"The tiger is blocking the exit!" The two of us stood almost nose to nose. "Whatever shall I do? She'll eat me alive!"

"Oh yes!" Malaka stood on the tips of her toes and whispered into my ear. "Bit by bit."

We danced in the direction of her bed, undressing each other as we stumbled across the room. I let her throw me down and pretended to be terrified as if I believed she was about to make good on her threat. For a moment, her eyes appeared catlike. The last thing I saw as she drew her sheets over both of us was an orange and black striped tail. The cat thing Malaka does is… odd, even by my standards, but it doesn't particularly bother me. The fact that she enjoys it makes it worthwhile.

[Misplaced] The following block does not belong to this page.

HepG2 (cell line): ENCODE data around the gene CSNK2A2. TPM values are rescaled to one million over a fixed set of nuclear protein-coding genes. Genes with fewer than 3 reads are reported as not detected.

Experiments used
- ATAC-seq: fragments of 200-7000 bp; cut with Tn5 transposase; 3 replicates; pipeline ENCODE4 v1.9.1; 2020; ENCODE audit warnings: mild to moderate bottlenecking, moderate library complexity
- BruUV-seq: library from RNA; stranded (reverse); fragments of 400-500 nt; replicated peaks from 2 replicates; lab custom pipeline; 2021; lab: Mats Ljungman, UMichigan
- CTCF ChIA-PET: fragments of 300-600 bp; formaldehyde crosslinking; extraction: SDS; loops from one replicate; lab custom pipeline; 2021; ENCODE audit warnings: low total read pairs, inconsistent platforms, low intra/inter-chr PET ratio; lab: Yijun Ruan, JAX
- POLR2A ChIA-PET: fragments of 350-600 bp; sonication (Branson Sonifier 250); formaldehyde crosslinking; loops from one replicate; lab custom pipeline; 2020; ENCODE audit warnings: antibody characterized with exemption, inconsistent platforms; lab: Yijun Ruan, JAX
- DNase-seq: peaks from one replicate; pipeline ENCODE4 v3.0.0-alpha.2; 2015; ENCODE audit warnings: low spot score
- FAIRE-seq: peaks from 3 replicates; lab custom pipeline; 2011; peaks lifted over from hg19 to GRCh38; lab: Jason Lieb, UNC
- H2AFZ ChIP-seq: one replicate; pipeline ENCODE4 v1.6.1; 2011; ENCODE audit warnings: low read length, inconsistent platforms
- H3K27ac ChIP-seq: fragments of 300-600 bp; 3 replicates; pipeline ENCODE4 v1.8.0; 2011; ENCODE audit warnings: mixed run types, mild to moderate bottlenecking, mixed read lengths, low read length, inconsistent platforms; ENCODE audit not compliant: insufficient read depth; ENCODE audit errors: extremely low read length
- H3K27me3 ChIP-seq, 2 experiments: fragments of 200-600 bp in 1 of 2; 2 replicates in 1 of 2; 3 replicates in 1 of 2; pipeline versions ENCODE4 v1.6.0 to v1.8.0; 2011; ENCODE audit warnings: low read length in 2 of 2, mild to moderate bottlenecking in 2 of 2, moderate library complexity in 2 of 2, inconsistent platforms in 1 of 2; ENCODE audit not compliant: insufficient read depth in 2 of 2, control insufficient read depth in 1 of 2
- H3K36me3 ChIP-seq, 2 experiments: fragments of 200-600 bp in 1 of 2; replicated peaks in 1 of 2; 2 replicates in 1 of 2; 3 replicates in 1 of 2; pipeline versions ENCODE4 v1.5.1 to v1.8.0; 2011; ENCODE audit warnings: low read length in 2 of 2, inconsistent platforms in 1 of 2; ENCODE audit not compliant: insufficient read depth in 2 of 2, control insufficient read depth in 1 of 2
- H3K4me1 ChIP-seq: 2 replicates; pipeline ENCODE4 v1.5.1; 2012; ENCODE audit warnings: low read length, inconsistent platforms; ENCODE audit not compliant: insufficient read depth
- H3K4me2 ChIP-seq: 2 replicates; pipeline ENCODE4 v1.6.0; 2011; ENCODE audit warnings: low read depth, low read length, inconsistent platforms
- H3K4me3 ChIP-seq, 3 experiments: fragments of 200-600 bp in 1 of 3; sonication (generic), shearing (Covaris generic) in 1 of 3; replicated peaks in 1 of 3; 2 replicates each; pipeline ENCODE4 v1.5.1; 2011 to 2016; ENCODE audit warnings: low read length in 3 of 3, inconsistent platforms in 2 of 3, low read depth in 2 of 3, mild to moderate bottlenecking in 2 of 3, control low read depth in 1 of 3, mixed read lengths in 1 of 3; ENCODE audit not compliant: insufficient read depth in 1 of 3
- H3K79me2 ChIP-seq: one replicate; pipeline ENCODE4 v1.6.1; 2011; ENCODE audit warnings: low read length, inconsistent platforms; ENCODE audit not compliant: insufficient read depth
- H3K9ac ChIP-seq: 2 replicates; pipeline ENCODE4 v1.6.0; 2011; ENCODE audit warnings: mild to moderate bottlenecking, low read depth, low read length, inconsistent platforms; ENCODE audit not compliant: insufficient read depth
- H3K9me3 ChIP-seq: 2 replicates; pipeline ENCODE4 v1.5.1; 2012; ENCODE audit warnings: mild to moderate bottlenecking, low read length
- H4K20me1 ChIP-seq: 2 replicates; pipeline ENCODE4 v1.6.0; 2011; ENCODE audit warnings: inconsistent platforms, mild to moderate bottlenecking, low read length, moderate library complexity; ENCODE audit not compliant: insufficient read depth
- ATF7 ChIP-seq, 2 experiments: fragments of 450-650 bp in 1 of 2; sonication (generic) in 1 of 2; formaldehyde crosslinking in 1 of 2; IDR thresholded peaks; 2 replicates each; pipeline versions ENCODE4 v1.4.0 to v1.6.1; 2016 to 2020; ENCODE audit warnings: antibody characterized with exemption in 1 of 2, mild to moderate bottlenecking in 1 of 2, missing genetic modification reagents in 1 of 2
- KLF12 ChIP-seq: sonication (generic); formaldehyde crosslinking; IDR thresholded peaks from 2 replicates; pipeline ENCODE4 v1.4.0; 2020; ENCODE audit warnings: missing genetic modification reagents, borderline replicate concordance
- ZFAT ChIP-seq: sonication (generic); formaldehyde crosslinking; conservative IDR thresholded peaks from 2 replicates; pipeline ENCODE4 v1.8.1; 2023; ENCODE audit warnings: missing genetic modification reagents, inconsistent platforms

After all… I am a shapeshifter myself.

Then, just as I was about to make things a bit more interesting, Malaka's doors flew open, striking the walls with a sound like thunder. A sword that had been leaning against the wall fell to the floor.

At first I didn't see who had interrupted us, but as untangled myself from the sheets I realized it was Vaktah. It's always awkward, having a man burst in on you when you're fooling around with his wife… but Vaktah scarcely looked at me, and when he did, the expression on his face seemed to suggest that he wasn't surprised to find me in Malaka's room. I came to Nyhesa rarely enough and in a way, I supposed it must have been a relief for him to have someone else dealing with Malaka's boundless energy.

He was breathing heavily and his eyes were very wide.